Thursday 22 March 2018

SK biotek becomes the first South Korean pharma to invest in Ireland

Children at the opening of SK biotek's facility in Swords, county Dublin
Children at the opening of SK biotek's facility in Swords, county Dublin
Ellie Donnelly

Ellie Donnelly

South Korean pharmaceutical company SK biotek has officially opened its facility in Swords, county Dublin.

In opening the facility, which will employ 360 staff, SK biotek becomes the first South Korean pharmaceutical company to invest in Ireland.

The company will manufacture active pharmaceutical ingredients to specification for other pharmaceutical companies on a contract basis.

In addition, the company said that it intends to add marketing and research and development talent to its facility, as well as investing to bring additional active pharmaceutical ingredients manufacturing capacity to the Swords campus.

"The stellar reputation of the Swords campus both in manufacturing and regulatory affairs, and most importantly in its talented workforce will greatly help to drive our near-term ambition to become a leading global contract and development manufacturer," Dr. Junku Park PhD., chief executive of SK biotek, said.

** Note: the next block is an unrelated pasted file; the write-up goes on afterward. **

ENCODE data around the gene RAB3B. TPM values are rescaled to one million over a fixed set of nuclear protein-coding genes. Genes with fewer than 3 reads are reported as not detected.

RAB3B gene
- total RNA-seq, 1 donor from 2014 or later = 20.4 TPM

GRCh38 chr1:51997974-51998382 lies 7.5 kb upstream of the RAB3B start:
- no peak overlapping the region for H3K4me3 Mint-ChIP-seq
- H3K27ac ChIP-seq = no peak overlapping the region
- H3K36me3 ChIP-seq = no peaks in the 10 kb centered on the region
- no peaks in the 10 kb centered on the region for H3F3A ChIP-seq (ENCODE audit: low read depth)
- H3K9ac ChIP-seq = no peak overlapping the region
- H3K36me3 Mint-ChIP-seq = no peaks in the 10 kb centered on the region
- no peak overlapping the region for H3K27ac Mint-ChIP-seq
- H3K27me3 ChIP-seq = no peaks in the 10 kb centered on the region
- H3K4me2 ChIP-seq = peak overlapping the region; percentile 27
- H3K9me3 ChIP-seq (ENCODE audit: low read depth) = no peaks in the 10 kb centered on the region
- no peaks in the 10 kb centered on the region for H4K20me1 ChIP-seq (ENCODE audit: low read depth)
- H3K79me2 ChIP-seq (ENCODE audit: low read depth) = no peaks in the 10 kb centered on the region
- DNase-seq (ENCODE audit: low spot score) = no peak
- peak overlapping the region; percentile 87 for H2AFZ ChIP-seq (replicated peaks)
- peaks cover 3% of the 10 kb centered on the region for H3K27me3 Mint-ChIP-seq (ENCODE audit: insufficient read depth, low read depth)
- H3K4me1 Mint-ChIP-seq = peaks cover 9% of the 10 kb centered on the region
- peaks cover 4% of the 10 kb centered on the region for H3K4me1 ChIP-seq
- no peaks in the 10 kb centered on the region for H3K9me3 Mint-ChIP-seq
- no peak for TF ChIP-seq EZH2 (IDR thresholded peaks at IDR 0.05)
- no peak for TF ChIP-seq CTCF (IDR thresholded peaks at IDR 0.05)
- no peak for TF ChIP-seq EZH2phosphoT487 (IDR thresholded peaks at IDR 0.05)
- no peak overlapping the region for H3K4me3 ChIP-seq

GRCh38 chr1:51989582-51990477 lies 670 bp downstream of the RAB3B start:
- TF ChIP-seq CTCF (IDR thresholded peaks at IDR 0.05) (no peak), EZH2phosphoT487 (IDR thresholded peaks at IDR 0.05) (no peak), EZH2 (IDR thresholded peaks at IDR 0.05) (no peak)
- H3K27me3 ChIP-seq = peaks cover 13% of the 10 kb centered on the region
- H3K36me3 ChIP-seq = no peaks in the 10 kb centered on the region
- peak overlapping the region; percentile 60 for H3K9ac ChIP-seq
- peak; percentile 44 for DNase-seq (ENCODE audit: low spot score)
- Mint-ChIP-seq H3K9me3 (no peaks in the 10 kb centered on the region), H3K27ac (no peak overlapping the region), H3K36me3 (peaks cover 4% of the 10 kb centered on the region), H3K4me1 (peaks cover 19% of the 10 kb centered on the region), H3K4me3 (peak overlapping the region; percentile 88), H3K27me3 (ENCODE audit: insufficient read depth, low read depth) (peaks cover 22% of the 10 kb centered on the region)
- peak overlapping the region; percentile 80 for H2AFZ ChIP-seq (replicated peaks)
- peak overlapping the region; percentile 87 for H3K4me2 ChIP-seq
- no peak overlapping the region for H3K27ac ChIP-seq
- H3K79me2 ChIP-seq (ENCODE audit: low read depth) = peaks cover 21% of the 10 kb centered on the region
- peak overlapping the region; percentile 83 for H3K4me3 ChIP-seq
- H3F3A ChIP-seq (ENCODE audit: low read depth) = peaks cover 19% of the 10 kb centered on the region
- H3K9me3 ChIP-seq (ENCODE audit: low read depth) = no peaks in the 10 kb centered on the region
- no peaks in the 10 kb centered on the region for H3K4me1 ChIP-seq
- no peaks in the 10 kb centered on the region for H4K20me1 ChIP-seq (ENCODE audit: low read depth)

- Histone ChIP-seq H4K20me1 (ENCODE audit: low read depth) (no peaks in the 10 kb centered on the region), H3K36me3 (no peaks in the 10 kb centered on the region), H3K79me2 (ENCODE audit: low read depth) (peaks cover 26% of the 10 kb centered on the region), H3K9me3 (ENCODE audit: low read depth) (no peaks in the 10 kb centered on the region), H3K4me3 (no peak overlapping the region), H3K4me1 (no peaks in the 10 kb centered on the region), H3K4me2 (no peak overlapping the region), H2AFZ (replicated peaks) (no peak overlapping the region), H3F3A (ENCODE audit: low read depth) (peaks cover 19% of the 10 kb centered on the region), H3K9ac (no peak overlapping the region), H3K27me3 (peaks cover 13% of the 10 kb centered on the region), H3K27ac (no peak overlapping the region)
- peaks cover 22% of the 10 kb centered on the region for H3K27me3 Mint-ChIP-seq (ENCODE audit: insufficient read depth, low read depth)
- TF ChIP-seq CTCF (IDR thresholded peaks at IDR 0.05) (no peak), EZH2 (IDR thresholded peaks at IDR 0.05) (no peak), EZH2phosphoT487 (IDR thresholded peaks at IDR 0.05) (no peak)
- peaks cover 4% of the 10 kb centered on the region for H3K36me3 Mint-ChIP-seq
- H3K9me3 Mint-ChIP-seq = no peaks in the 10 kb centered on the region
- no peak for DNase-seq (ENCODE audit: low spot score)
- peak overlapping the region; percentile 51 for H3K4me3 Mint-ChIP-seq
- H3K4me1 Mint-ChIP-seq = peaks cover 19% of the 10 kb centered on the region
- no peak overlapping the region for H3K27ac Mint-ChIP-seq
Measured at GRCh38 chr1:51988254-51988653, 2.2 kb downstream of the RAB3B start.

"The establishment of our first manufacturing campus outside of South Korea offers great opportunity for growth which will in turn create additional and exciting new opportunities for our staff in Swords," Dr Park continued.

Last year the company, which is a solely owned subsidiary of SK Group - a Fortune 500 company employing 84,000 globally and generating annual revenue of €99.7bn – announced its acquisition of the former Bristol-Myers Squibb facility, and the deal has now been completed.

The acquisition represents the progression of a growth plan for SK biotek to become a top tier global contract pharmaceuticals manufacturing firm by 2020.

Speaking at the official opening of the campus, Minister of State Michael D’Arcy TD described the investment by SK biotek as a great vote of confidence for what Ireland has to offer, "particularly our talented and flexible workforce."

The opening of the campus was also welcomed by both the South Korean Ambassador to Ireland H.E. Mr. Kang-Il Hu and IDA Ireland.

The news comes at the end of a busy week for Pharma companies, with French giant Sanofi spending $11.6bn to acquire hemophilia drugmaker Bioverativ earlier in the week.

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